In my last blog post, to start dispelling the misconception that The Barkista meals are treats, I took the wind out of the sail of The American Association of Feed Control Officials (AAFCO) by describing to you how that entity has absolutely no capability (or as some would say, care) in determining the nutritional requirements of a dog.

Rather than settle for the outdated, un-researched information provided in the AAFCO Official Publication (OP), I went to The National Research Council, which objectively compiles pure research and provides the most up to date information as to the nutritional requirements of the dog.  I wasn’t interested in fun recipes.  If I was going to home-make the sole nutritional input for my dogs, it had to be done right.  But how could I be sure I was on the right path?

First let me tell you what AFFCO considers the tell-all prove-all for dog food.

Did you know anyone can put together a mix of ingredients, call it “Dog Food” and sell it?  The only ‘requirement’, assuming the state the food is sold in has adopted AAFCO guidelines, is that a guaranteed analysis appear on the packaging. That’s it.  Makes sense now why so many celebs are getting into the game doesn’t it?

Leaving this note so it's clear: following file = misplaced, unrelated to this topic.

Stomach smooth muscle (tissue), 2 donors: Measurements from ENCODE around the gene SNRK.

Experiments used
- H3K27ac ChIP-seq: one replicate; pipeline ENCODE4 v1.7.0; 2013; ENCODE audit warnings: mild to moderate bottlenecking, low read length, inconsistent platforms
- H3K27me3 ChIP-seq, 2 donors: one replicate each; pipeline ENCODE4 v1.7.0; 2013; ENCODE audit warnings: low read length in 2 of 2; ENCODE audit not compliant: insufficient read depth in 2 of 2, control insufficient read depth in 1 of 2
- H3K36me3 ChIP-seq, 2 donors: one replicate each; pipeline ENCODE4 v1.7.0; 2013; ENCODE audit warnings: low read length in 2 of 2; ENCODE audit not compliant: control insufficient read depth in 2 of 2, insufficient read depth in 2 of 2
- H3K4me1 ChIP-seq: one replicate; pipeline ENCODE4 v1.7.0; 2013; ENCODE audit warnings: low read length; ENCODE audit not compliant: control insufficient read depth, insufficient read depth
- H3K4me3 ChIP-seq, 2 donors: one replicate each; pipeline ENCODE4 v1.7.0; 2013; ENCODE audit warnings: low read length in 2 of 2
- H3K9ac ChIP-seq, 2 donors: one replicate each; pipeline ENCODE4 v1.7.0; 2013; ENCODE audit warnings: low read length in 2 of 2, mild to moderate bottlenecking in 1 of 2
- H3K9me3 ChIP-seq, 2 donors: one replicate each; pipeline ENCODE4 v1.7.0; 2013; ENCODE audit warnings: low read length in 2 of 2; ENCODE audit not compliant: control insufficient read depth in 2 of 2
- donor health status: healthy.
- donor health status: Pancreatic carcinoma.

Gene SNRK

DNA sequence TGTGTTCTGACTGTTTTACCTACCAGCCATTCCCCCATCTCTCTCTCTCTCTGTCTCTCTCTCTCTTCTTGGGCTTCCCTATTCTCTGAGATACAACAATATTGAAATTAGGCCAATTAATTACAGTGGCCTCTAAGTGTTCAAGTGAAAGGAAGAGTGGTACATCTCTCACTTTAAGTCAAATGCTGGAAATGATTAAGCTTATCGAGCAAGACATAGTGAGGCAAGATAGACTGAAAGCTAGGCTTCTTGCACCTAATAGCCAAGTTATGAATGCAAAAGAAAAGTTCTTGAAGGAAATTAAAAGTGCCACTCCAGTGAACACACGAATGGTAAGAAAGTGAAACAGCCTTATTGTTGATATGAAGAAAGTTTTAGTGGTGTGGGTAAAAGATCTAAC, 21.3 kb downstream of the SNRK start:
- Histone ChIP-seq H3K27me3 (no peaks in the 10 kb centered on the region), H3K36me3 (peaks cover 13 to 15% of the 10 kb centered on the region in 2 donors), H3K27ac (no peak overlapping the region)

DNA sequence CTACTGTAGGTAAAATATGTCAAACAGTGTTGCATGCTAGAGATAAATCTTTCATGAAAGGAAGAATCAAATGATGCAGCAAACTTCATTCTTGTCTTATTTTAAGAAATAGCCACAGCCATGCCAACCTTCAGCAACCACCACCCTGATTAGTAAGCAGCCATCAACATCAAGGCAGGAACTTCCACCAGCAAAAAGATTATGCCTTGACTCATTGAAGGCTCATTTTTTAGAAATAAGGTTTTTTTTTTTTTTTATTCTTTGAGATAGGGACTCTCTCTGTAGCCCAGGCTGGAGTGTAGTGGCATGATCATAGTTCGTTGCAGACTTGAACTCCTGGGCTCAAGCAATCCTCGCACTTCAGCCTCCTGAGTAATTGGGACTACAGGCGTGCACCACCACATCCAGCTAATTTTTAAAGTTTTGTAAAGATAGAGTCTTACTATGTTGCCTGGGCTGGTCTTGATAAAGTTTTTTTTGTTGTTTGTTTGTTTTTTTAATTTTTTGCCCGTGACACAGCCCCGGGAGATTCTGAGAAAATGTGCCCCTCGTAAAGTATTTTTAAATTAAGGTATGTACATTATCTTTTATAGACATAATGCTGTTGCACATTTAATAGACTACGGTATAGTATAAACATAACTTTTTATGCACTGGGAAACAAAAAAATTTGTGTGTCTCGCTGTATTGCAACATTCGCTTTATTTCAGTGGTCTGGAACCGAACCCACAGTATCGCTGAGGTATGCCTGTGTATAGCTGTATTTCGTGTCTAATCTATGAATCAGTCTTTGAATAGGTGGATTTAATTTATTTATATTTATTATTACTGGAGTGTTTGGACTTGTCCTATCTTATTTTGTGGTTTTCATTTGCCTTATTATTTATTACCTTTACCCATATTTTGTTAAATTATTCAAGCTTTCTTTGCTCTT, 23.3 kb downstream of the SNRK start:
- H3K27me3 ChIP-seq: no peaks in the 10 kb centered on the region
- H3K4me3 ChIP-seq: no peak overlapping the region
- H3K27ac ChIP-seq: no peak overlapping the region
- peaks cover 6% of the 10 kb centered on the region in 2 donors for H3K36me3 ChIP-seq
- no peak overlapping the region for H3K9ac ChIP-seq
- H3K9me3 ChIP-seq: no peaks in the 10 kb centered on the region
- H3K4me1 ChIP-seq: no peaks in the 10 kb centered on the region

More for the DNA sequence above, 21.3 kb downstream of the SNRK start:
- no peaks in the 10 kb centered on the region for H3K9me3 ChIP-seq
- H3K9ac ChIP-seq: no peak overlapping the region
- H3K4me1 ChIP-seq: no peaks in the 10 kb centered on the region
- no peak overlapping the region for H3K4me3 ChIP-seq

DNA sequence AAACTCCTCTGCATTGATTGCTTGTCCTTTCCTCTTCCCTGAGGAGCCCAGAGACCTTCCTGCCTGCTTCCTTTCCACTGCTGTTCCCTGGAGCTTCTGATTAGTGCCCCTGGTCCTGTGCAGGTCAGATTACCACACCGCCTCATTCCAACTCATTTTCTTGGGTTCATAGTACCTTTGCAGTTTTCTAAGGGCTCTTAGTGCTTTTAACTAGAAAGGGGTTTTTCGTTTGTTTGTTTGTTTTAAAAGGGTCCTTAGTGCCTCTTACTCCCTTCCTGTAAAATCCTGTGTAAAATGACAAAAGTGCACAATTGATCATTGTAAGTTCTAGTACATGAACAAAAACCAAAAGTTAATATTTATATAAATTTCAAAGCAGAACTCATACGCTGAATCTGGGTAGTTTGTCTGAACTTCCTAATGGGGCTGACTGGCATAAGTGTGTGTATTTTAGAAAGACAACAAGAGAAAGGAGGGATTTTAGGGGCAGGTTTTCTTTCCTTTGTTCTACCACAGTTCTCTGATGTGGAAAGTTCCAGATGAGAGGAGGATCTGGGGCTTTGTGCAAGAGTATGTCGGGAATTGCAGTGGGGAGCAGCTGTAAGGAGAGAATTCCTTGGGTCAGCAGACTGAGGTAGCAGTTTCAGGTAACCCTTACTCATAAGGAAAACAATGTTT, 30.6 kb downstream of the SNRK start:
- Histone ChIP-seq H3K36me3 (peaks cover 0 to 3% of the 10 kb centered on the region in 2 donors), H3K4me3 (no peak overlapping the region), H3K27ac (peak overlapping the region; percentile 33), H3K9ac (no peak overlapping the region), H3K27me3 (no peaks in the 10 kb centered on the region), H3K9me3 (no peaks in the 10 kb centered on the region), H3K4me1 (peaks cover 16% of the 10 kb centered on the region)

If, however, someone wanted to make a claim about their dog food, such as “For All Life Stages”, “Large Breed”, “Puppy”, etc., a feeding trial must be done.   To it’s credit, AAFCO insists on feeding trials prior to any claim.

In a nutshell, the feeding trial protocol as outlined in the AAFCO OP:

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8 dogs must start, but only 6 dogs must finish, a 26 week feeding trial in which representatives of the target group (large breed, all life stages, puppy, etc.) can eat only the food being evaluated.

All dogs receive physical examinations both before and at the end of the test period.   None of the dogs finishing the trial can lose more than 15% of their pre-trial body weight.

At the end of the 26 weeks (but not at the beginning), 4 blood values; hemoglobin, packed cell volume, ALKP and serum albumin are checked for each dog.  If the results of every dog who finishes the feeding trial are within an acceptable range – which, believe it or not includes an acceptable measure outside of normal – the heavens part, the angels sing, and the food appears on your local pet store shelf bearing the claim that it is whatever the manufacturer ‘proved’ through the feeding trials.

The dogs subjected to the trial for the claim “All Life Stages” are usually beagles bred specifically for laboratory feed trials.  During the 26 weeks, these dogs are kept in strict laboratory conditions.